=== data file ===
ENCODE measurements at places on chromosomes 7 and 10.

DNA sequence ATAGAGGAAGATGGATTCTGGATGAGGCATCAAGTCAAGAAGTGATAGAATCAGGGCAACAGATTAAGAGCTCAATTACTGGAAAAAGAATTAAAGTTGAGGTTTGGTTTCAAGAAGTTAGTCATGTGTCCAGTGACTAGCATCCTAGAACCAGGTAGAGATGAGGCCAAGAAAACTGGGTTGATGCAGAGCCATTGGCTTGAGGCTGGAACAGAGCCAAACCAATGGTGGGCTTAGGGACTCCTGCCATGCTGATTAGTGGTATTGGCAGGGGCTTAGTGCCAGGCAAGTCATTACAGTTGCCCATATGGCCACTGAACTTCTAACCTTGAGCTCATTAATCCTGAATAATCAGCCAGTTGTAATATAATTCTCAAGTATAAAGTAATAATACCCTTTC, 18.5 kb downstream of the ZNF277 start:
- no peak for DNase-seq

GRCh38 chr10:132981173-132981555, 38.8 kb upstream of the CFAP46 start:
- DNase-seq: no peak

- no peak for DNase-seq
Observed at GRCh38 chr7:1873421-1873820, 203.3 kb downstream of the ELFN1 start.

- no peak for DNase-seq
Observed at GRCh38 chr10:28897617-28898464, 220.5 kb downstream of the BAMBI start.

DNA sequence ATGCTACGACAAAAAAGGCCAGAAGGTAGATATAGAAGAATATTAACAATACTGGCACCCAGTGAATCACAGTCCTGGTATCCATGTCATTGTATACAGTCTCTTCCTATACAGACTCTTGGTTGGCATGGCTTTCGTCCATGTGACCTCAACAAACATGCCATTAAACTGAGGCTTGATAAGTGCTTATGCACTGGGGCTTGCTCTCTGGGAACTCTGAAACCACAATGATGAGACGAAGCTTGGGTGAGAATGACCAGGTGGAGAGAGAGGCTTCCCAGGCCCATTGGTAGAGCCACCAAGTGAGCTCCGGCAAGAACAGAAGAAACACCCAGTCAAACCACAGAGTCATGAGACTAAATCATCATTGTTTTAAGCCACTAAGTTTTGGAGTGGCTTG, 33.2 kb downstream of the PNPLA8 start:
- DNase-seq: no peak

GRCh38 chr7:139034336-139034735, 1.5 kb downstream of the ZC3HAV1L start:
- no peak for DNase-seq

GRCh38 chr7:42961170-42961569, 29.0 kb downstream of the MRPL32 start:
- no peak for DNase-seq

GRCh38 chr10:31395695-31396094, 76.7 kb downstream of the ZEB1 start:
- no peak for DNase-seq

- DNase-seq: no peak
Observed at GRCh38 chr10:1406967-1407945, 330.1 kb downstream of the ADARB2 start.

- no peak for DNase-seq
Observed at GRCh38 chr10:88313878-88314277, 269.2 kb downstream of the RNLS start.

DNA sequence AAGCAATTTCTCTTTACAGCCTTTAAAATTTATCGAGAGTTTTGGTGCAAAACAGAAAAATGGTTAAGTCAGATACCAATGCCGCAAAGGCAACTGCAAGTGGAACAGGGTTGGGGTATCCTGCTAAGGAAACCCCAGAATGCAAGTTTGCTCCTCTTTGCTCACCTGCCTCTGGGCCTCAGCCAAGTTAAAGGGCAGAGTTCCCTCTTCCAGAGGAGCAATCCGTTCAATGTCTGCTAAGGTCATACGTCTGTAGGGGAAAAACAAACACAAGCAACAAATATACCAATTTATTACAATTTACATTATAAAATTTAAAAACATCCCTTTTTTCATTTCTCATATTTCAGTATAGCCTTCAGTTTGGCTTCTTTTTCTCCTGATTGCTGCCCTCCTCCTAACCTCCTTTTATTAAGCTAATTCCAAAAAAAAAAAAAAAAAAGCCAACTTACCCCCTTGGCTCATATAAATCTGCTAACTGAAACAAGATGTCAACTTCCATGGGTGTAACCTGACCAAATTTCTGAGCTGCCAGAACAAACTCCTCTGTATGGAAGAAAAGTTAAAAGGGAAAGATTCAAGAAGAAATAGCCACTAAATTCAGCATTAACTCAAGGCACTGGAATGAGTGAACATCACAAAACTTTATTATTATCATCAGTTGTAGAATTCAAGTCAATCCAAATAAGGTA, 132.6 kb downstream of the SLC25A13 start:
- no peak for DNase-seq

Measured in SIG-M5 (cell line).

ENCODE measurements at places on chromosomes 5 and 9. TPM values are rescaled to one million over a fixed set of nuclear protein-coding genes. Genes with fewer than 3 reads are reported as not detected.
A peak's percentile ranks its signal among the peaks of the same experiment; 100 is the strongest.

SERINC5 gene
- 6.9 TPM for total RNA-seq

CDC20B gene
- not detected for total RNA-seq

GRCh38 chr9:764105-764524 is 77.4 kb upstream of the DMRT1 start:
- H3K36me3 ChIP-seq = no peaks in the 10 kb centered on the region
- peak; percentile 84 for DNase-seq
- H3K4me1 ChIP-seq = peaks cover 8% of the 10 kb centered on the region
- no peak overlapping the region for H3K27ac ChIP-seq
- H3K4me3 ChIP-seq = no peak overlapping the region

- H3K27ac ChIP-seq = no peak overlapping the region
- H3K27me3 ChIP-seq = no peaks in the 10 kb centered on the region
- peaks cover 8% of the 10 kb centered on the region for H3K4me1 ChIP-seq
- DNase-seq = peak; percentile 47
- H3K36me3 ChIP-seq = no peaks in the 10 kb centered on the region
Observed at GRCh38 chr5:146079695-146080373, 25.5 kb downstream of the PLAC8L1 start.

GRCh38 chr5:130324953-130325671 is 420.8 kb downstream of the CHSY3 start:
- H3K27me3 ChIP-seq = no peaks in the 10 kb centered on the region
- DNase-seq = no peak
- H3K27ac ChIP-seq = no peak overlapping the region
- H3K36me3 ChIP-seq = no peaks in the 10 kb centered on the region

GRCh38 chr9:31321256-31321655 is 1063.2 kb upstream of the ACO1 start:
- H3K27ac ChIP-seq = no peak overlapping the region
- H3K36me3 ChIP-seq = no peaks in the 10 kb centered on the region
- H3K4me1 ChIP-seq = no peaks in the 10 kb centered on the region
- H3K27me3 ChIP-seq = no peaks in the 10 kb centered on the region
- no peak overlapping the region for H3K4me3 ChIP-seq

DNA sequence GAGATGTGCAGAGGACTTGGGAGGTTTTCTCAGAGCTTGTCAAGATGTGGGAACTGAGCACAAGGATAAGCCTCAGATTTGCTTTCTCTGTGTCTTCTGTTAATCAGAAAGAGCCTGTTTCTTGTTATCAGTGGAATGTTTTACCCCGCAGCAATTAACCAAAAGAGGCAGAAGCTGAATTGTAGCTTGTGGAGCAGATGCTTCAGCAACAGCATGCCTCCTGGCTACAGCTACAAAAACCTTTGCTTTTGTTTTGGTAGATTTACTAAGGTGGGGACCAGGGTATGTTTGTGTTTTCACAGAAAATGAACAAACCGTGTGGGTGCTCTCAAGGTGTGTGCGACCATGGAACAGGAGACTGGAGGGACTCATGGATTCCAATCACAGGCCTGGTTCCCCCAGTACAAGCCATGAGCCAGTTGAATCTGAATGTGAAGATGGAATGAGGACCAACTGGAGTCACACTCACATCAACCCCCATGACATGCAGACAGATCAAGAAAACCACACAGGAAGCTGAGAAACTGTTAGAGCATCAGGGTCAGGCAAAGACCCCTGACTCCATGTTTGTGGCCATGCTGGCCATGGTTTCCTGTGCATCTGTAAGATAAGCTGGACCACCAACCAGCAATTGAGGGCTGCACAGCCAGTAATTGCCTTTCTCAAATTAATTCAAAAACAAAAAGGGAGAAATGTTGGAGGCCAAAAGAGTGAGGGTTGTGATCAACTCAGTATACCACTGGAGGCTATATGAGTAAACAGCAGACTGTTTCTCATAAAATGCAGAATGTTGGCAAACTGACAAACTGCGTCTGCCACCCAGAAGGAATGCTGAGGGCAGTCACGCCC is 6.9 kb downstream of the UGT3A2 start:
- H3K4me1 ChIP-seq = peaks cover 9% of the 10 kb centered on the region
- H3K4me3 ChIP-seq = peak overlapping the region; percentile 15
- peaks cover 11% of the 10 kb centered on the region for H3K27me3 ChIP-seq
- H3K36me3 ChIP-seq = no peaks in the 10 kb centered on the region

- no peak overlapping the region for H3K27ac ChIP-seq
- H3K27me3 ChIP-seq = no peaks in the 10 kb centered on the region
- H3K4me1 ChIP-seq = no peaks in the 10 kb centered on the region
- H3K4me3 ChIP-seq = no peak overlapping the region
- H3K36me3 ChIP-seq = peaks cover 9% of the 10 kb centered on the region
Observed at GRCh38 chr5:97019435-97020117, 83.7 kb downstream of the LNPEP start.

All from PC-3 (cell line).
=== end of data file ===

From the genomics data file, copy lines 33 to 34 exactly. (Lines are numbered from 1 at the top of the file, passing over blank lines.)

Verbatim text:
- peak; percentile 84 for DNase-seq
- H3K4me1 ChIP-seq = peaks cover 8% of the 10 kb centered on the region